If a model could appear to be under 18, marketers should consider the way the model is presented to ensure that they are not done so in a sexual way. The CAP codes will take the clothing, make up, pose and gaze of models may be taken into consideration, alongside any text.

Sharon Playford is our lead lawyer for advertising and other media law matters. If you have any questions concerning CAP Codes or BCAP Codes or on your next advertising campaign please get in touch.


EM Law Crawford v Network Rail

Crawford v Network Rail Infrastructure Ltd UKEAT/0316/16 (8 November 2017) Compensatory Rest Breaks

The Employment Appeals Tribunal in the case of Crawford v Network Rail Infrastructure Ltd UKEAT/0316/16 has held that a worker’s right to compensatory rest for a 20-minute rest break under the Working Time Regulations 1998 (SI 1998/1833) (Working Time Regulations) must be given as an uninterrupted rest break of 20 minutes. Allowing a railway signalman to take a number of shorter breaks throughout his eight-hour shift, which in aggregate amounted to substantially more than 20 minutes, was not compliant.

Background

Under the Working Time Regulations, a worker is entitled to a rest break if their daily working time exceeds six hours (regulation 12(1)). A rest break is a period of at least 20 minutes which the worker is entitled to spend away from their workstation, if they have one (regulation 12(3)).

Workers falling within a number of “special cases” under regulation 21 of the WTR, including those working in rail transport whose “activities are linked to transport timetables and to ensuring the continuity and regularity of traffic” (regulation 21(f)), are excluded from entitlement to a rest break under regulation 12(1). However, in such cases, regulation 24 provides that:

  • His employer shall wherever possible allow him to take an equivalent period of compensatory rest (regulation 24(a)).
  • In exceptional circumstances in which it is not possible, for objective reasons, to grant such a period of rest, his employer shall afford him such protection as may be appropriate in order to safeguard the worker’s health and safety (regulation 24(b)).

In Crawford v Network Rail Infrastructure Ltd UKEAT/0316/16, the Employment Appeals Tribunal considered whether a railway signalman had been given adequate compensatory rest when he was permitted to take a series of short breaks while remaining “on call”.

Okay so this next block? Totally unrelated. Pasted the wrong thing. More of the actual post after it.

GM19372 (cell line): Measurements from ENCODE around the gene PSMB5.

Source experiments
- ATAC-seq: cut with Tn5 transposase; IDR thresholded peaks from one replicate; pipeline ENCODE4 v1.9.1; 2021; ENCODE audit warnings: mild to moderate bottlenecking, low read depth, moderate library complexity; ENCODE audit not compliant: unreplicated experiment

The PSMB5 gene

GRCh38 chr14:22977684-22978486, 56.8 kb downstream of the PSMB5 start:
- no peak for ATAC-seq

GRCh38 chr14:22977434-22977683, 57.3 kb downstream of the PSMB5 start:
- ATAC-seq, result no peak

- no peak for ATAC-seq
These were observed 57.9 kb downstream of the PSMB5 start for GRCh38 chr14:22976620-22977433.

Facts

The Claimant – Mr Crawford - was a railway signalman working on single manned boxes on eight- hour shifts. He had no rostered breaks but was expected to take breaks when there were naturally occurring breaks in work whilst remaining “on call”. Although none of the individual breaks lasted 20 minutes, in aggregate they lasted substantially more than 20 minutes.

Mr Crawford claimed that he was entitled to a 20 minute “rest break” under regulation 12 of the Working Time Regulations or “compensatory rest” under regulation 24(a). The Employment Tribunal found that regulation 12 did not apply and that the arrangements were compliant with regulation 24(a).

Mr Crawford appealed on the basis that “an equivalent period of compensatory rest” must comprise one period lasting at least 20 minutes.

Decision

Judge Shanks in the Employment Appeal Tribunal found in favour of Mr Crawford – agreeing with him that adequate compensatory rest had not been provided.

Judge Shanks picked up on the Employment Tribunal’s finding that Mr Crawford had not requested (and had therefore not been refused) any different arrangements to the ones he was obliged by Network Rail to follow and noted that, in fact, Mr Crawford had more than three months before the starting of the tribunal proceedings brought a substantial grievance and then an appeal which raised the very complaint that he took to the tribunal, namely that he did not have a continuous 20-minute break. Judge Shanks noted that Mr Crawford’s complaint and the appeal were dismissed and no steps were taken to change the system. Accordingly, the only question to be determined was whether the tribunal had been entitled to find that what was provided on such occasions amounted to an equivalent period of compensatory rest.

Judge Shanks examined the case of Hughes v The Corps of Commissionaires Management Ltd [2011] EWCA Civ 1061 (8 September 2011) noting that the mere fact of being “on call” during a break would not mean that the break couldn’t amount to a compensatory rest break in accordance with the Working Time Regulations. However, he concluded from the judge’s reasoning in that case, that the compensatory rest must comprise a break from work which must last at least 20 (continuous) minutes.

Comment

Crawford v Network Rail Infrastructure Ltd makes it clear that if a worker’s daily working time exceeds 6 hours, the worker must have an uninterrupted single period of at least 20 minutes’ rest.

Also of note: Network Rail ran an argument that their system worked better from a health and safety perspective than a system involving a continuous 20 minute break. This argument was rejected as irrelevant.

For any questions that you have concerning the Working Time Regulations please do not hesitate to contact us.